I've revisited Murakami a few times since then. In 2005, Kafka on the Shore, following the intersecting trajectories of a teenager saddled with knowledge of his own destiny and an old man with the curious ability to converse with cats, further endeared me to Murakami's magical realism, an element that I found lacking when I cracked one of Murakami's earlier novels, Norwegian Wood.
In 2011, with the impending English translation release of 1Q84, I finally picked up The Wind-Up Bird Chronicle, considered by some to be Murakami's magnum opus.
The Wind-Up Bird Chronicle is the story of Toru Okada, an unremarkable 30-year-old who in a short span of time loses his cat, his job, and his wife. As one might expect in a Murakami novel, things quickly go from bad to weird for Toru, and he is soon visited by a number of woman - and men, but mostly young, attractive women - with more than a hint of the occult about them.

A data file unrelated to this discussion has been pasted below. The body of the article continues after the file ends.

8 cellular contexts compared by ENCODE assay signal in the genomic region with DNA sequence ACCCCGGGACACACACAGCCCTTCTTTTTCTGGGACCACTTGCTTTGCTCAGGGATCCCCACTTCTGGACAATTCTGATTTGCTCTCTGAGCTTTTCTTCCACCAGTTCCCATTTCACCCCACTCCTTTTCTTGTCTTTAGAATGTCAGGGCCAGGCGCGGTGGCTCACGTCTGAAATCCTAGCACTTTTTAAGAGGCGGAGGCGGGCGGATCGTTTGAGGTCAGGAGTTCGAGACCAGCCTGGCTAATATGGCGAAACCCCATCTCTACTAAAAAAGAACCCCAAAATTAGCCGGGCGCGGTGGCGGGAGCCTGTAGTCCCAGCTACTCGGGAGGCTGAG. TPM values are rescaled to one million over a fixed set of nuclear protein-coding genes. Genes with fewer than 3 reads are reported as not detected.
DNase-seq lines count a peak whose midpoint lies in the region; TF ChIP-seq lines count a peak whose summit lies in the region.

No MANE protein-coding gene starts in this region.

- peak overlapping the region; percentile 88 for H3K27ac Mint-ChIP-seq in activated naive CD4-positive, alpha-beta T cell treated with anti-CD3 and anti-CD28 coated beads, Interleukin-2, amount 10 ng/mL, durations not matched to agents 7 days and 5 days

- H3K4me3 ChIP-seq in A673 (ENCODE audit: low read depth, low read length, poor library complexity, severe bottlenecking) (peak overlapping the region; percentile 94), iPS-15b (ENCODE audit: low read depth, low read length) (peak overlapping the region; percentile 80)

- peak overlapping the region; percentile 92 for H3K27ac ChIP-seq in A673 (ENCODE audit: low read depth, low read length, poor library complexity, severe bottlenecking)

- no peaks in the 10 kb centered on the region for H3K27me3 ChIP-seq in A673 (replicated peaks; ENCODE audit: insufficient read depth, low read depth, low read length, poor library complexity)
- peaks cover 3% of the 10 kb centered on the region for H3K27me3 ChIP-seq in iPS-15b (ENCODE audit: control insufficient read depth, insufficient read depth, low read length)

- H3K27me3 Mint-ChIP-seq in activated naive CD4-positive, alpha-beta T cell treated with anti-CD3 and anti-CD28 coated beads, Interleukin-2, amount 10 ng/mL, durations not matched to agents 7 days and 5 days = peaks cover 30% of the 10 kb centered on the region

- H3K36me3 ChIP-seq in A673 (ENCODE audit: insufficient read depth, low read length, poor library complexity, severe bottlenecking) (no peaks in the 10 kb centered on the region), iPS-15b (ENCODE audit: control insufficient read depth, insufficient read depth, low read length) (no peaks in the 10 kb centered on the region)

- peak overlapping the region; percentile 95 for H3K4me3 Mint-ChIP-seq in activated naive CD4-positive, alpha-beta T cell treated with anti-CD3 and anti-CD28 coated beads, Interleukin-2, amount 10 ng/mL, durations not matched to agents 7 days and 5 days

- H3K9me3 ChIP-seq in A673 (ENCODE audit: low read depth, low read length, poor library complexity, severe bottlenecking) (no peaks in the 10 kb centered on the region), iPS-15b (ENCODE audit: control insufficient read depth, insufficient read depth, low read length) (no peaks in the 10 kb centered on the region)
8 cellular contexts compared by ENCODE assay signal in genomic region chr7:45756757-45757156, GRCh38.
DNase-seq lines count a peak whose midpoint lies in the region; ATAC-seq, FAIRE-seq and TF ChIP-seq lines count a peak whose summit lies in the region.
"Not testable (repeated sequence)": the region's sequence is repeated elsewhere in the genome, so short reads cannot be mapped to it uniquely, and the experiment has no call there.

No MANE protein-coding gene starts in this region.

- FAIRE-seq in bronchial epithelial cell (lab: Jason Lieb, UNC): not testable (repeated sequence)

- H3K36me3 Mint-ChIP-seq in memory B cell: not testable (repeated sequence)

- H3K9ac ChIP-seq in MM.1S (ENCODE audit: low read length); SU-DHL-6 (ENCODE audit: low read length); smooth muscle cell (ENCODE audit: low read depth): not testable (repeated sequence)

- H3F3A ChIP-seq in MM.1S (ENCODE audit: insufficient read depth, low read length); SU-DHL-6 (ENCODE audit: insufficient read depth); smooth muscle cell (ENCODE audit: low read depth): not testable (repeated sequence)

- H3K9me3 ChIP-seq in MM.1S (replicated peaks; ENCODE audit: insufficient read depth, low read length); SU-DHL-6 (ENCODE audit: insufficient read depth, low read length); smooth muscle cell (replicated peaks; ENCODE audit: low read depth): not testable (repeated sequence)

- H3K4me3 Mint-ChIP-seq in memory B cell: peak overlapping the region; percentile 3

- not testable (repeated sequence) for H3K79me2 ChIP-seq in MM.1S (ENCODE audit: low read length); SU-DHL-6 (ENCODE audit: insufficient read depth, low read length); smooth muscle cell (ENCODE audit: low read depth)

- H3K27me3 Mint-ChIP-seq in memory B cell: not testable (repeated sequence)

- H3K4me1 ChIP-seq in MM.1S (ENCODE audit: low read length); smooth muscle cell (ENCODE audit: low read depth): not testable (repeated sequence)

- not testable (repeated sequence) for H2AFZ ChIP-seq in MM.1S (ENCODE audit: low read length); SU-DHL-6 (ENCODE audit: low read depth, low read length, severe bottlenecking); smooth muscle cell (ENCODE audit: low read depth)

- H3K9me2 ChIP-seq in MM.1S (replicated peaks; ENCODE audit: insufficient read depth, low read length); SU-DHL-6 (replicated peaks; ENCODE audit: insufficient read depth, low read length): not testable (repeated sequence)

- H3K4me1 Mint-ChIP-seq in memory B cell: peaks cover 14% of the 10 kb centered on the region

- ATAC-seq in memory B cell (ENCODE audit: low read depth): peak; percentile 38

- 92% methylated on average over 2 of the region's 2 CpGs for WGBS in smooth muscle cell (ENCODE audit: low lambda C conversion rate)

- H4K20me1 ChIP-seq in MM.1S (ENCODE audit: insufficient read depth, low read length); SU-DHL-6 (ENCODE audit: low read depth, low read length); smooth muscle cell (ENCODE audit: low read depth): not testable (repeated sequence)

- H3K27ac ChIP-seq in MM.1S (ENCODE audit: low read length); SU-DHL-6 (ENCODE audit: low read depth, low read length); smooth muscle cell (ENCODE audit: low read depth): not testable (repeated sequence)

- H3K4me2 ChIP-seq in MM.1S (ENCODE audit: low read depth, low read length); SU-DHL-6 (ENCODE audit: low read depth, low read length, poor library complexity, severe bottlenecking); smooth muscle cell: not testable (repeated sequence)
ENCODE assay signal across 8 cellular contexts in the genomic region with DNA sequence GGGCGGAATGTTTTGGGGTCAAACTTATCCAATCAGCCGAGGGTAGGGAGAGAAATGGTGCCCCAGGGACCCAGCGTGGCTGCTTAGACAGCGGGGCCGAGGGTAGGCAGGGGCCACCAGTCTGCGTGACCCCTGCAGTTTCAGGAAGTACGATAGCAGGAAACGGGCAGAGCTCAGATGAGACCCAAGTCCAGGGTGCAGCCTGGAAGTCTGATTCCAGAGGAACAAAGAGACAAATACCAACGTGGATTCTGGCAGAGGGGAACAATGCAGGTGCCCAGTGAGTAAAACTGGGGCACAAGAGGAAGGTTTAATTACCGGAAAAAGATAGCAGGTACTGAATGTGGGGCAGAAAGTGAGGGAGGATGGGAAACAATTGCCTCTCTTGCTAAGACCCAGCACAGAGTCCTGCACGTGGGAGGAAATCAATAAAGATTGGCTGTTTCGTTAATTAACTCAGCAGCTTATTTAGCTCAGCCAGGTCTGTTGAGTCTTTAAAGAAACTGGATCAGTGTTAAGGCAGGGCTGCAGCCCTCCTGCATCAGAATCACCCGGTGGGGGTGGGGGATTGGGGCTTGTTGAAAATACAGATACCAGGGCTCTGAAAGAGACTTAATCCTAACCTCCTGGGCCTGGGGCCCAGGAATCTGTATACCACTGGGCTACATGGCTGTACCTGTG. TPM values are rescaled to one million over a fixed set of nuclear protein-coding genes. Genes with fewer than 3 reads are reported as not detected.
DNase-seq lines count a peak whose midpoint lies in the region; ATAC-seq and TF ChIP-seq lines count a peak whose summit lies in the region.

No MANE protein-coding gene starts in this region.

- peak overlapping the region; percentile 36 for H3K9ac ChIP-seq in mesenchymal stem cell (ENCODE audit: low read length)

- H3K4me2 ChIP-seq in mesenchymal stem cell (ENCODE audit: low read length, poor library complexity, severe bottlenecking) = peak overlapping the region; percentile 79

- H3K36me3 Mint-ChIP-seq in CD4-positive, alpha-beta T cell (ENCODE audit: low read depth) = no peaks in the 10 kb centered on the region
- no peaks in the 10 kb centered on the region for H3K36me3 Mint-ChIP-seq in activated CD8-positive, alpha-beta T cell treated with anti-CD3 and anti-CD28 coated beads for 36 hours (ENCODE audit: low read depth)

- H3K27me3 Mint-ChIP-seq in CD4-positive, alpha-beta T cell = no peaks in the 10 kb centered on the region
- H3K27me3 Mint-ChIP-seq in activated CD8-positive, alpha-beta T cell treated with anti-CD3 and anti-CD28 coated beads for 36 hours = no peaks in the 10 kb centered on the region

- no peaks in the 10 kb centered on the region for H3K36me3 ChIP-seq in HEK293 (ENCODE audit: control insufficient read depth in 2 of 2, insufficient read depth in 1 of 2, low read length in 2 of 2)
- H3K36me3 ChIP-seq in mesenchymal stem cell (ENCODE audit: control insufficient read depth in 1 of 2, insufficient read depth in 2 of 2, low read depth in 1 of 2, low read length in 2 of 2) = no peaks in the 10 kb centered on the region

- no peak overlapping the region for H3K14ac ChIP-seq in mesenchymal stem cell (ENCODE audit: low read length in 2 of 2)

Add to the parade of bizarre visitations an aging veteran of the second Sino-Japanese War who plies Toru with stories of violent campaigns in Manchuria, stories which, combined with Malta Kano's cryptic advice - "when it is time to wait, you must wait," inform Toru's decision to isolate himself at the bottom of the cursed Miyawaki well. There, in a dreamlike state, Toru somehow passes through the stone wall of the well and into an ethereal hotel room where the sultry telephone woman lies in wait for him.
Despite its faults, The Wind-Up Bird Chronicle is an intriguing ride and a must-read for Murakami fans - themes of the ultimate unknowability of another person and the duality of human existence play against scenes depicting the violence of Japan's wartime past, which, though gruesome, comprises some of the best writing in the novel. It's hard to recommnend The Wind-Up Bird Chronicle outright as it is Murakami's longest to-date and unevenly compelling at times. Newcomers might be better advised to dip their toes in the books mentioned above to gauge their own inclinations towards the author's unique blend of detective fiction, pop culture, and fantastic surrealism.